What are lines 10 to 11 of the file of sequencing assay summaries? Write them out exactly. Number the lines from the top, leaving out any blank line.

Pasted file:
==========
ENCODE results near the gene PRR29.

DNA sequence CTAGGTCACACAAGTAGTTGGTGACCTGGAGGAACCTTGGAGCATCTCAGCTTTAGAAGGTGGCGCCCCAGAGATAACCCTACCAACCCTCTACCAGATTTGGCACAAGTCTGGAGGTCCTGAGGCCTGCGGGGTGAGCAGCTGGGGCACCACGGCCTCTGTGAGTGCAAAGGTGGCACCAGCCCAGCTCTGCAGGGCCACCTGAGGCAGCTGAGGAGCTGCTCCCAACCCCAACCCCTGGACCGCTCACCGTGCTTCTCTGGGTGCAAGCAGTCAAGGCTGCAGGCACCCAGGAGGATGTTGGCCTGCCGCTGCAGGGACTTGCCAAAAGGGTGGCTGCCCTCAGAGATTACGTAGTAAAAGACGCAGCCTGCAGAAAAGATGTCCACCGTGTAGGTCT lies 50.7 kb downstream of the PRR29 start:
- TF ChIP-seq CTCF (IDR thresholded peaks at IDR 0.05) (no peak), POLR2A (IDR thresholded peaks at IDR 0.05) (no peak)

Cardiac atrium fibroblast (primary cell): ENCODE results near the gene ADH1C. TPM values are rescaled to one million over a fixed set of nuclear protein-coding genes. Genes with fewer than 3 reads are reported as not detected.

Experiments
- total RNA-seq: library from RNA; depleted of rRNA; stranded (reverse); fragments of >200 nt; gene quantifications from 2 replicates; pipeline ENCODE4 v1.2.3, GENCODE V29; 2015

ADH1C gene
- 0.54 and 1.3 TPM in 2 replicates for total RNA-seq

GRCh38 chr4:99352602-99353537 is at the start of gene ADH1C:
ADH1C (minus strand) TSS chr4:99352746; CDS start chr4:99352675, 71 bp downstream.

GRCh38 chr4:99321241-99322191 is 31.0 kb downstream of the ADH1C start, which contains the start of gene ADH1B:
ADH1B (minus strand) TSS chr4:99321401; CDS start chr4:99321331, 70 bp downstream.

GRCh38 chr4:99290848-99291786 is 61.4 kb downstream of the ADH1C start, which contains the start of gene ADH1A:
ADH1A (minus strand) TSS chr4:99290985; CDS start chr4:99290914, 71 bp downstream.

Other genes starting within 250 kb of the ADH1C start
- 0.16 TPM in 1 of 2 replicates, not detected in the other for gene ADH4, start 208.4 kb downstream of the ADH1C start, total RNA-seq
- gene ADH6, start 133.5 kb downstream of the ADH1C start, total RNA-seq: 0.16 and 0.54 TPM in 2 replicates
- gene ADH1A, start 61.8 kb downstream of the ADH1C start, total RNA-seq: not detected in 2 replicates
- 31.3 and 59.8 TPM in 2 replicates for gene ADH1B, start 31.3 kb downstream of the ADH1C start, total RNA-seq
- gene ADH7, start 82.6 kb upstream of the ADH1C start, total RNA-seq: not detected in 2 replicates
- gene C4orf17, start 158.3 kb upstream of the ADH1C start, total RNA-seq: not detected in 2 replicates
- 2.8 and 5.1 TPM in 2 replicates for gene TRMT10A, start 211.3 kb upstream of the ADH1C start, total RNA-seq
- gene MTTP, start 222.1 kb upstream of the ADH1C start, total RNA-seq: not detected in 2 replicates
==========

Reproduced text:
ADH1C (minus strand) TSS chr4:99352746; CDS start chr4:99352675, 71 bp downstream.

GRCh38 chr4:99321241-99322191 is 31.0 kb downstream of the ADH1C start, which contains the start of gene ADH1B: